However, there is also a pessimistic interpretation. Our own view lands somewhere between the two extremes, but with slightly more sympathy for the cautious view that follows:
- The longer households don’t deploy their excess savings, even as the economy normalizes and restrictions fade, the more it argues that they simply aren’t going to spend this money.
- Keep in mind that the excess savings aren’t just money sitting in a wallet or bank account. They also represent money that has been invested in financial markets or as a down-payment on a home. Money deployed in that fashion doesn’t count as being spent since it remains part of the wealth of the household – but neither is it available for discretionary purchases.
- S. households also accrued significant excess household savings during World War II. After the war, families only spent about 20% of those excess savings, and it took a decade for that spending to fully occur. In contrast, some forecasts call for 20% or more of today’s excess savings to be spent over the next year – this may be overly optimistic.
- Even if household savings were unleashed in 2022, much of it would probably be motivated by households filling a financial hole that formed due to the removal of fiscal stimulus. The economy wouldn’t necessarily be significantly ahead via this smoothing effort.
We continue to see evidence of a U.S. economy slowing marginally after a period of outsized economic growth over the first half of 2021. Perhaps most compellingly, our measure of real-time economic activity is no longer rising as it was over the first half of the year (see next chart).
U.S. economic activity continues to revive
As of 07/24/2021. Economic Activity Index is the average of nine high-frequency economic data series measuring the percentage change versus the same period in 2019. Source: Bank of America, Goldman Sachs, OpenTable, Macrobond, RBC GAM
Furthermore, economic surprises are no longer landing as reliably on the positive side of the ledger as over the past year (see next chart).
Global economic surprises sliding lower
As of 07/30/2021. Source: Citigroup, Bloomberg, RBC GAM
Turning to individual data points, the terrain remains mixed. Negative developments include the U.S. second-quarter GDP print which landed at “just” +6.5% annualized, considerably less than the +8.4% consensus expectation. That said, the inventory drawdown that contributed to the miss could well reverse in the subsequent quarter.
The Institute for Supply Management (ISM) Manufacturing Index fell again, from 60.6 to 59.5, with new orders also down. The absolute reading remains very strong. However, there is some evidence that supply chain constraints (and diminishing economic buoyancy) is beginning to weigh on goods-producing sectors, even as the services side of the economy remains strong.
Of course, not every outcome is below the consensus: U.S. Payrolls for July managed an above-consensus 943K job gain. The unemployment rate tumbled from 5.9% to an impressive 5.4%.
U.S. housing normalizes
The U.S. housing market has boomed during the pandemic recovery, eliciting some concern as to its sustainability. We have generally been sanguine about this, with the view that the U.S. housing market is quite some distance from overheating, especially when compared to other markets like Canada.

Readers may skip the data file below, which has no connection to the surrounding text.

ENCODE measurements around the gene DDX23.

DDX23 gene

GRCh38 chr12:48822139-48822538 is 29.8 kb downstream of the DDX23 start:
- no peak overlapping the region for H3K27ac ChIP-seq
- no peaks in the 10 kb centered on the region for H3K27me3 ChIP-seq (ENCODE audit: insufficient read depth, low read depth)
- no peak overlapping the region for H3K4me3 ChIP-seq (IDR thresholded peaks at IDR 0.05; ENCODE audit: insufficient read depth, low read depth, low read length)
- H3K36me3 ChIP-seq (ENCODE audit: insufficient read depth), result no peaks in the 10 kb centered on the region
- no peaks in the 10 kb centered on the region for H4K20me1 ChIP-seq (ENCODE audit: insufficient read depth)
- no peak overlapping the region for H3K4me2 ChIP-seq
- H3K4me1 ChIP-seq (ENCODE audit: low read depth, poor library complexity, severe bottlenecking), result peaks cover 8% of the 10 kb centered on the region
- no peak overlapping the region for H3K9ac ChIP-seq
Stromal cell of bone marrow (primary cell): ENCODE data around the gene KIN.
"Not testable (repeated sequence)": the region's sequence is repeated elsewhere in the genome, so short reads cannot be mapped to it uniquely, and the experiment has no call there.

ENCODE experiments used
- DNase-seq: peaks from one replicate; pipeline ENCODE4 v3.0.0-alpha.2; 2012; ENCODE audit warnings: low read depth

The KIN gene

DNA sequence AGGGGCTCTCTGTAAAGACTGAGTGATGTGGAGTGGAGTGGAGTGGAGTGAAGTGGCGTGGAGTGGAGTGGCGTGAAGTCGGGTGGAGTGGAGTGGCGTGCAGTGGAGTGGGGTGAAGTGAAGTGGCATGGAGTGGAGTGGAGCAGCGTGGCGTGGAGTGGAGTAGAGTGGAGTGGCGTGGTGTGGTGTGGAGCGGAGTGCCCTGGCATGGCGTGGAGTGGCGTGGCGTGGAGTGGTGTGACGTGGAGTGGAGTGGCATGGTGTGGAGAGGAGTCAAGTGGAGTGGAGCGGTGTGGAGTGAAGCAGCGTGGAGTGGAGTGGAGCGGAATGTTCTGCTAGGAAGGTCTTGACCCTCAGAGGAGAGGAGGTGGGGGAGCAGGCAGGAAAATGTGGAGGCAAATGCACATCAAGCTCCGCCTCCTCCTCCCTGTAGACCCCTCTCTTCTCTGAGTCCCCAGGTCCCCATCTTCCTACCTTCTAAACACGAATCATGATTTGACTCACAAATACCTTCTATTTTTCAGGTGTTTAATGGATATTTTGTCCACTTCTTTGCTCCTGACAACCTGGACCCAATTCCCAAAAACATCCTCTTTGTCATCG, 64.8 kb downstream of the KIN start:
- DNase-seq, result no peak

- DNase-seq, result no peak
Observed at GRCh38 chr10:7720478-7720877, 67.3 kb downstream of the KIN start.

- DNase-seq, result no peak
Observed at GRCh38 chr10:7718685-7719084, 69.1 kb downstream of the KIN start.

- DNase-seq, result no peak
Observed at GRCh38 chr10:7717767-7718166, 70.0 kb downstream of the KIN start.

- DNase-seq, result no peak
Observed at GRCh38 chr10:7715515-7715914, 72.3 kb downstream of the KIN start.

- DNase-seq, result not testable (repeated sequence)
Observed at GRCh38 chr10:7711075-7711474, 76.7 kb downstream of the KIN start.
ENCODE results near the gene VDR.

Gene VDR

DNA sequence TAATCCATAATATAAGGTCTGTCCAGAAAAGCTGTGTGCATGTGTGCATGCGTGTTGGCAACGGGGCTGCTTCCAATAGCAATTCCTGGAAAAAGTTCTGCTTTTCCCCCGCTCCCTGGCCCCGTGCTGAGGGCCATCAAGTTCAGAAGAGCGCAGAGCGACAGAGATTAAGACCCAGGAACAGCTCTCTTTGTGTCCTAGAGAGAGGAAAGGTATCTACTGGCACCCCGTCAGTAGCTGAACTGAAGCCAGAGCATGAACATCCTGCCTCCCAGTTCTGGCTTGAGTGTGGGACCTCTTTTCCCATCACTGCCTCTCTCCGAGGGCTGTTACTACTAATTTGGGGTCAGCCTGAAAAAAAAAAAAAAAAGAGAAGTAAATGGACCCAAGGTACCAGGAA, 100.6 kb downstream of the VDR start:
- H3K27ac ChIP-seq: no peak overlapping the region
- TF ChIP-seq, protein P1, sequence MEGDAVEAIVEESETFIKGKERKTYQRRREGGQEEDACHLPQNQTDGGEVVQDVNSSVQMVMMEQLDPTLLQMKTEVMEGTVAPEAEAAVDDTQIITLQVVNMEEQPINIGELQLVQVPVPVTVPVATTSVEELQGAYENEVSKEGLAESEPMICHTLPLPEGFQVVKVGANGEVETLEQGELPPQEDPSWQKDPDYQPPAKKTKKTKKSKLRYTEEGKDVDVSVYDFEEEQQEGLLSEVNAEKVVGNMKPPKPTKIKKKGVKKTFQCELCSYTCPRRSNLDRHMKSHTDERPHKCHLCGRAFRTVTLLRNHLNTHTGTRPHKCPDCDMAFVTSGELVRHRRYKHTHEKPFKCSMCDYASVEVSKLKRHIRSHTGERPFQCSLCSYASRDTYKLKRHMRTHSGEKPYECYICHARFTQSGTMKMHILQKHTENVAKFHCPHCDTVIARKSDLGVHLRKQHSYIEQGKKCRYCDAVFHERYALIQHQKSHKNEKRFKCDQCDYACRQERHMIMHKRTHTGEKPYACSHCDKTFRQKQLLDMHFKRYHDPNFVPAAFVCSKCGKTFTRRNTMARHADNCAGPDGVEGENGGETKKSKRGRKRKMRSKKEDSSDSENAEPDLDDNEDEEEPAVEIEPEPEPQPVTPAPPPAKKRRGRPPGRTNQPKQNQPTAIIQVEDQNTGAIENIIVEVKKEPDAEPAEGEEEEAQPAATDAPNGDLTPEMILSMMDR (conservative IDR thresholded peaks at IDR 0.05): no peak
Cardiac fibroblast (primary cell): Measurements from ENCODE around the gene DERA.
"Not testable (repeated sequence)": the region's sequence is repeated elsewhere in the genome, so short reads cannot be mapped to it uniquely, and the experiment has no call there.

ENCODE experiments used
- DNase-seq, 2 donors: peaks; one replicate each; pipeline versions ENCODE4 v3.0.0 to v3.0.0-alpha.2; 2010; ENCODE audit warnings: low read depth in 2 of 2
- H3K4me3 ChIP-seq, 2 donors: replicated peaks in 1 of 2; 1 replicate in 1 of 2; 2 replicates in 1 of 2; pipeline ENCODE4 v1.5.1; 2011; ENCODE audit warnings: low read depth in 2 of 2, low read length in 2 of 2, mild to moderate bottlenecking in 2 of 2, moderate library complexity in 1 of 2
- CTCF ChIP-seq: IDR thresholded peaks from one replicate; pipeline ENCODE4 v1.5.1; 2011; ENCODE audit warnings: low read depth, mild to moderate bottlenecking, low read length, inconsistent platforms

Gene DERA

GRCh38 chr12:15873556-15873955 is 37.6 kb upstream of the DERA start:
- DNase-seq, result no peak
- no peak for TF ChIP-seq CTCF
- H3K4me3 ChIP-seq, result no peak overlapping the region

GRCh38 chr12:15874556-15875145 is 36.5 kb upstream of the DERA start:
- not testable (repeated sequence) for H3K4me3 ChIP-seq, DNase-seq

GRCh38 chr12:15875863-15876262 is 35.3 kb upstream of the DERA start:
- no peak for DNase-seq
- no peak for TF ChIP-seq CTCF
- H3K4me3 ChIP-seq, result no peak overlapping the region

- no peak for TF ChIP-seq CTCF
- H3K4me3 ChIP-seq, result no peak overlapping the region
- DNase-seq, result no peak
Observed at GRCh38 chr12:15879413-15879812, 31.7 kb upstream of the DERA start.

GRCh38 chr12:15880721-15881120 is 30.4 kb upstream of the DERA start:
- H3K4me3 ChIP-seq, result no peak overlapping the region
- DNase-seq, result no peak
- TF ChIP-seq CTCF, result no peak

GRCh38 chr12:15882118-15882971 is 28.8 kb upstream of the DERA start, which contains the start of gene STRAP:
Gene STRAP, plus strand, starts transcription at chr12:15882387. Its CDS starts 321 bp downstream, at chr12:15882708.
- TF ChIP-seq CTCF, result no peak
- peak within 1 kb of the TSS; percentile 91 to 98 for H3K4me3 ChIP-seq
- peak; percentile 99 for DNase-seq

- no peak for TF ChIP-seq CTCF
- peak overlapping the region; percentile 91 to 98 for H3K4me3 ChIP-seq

A further support of this view comes in the form of the fraction of U.S. GDP dedicated to residential investment: the construction of new homes and home renovations. This has only now returned to its historical norm after more than a decade in the wilderness (see next chart).
U.S. residential investment continued to rise during the pandemic
As of Q2 2021. Historical average since 1947. Shaded area represents recession. Source: BEA, Macrobond, RBC GAM
Granted, population growth isn’t what it once was and so perhaps the historical norm isn’t precisely the future norm. But residential investment today looks nothing like the boom of the mid-2000s. It simply doesn’t appear that the economy is allocating an excessive share of its resources toward real estate. In turn, there doesn’t have to be a period of notable weakness later.
Well-behaved consumer credit
Before the pandemic, measures of consumer credit delinquency had been trending steadily higher. This contributed to our view that the business cycle was at a late stage at that time. Then, during the initial phase of the pandemic, these delinquency rates edged higher still, consistent with the usual recessionary experience (see next chart). Since then, these delinquency rates have all reverted to a happy downward trend.
U.S. consumer credit performed better than expected during the pandemic
As of Q2 2021. Percent of balance of 90+ days’ delinquent loans normalized. Shaded area represents recession. Source: FRBNY Consumer Credit Panel/Equifax, Macrobond, RBC GAM
Stylistically, at least, this is all perfectly normal. Nevertheless, there are several important observations to be made about this sequence:
- It is remarkable that the increase in delinquencies was not greater given the magnitude of the recession. Fiscal stimulus directed at unemployed people and business owners presumably helped.
- It is incredible that mortgage delinquencies aren’t just falling, but are now at their lowest level in two business cycles. They were never this low over the decade before the pandemic, nor over the eight years before the global financial crisis.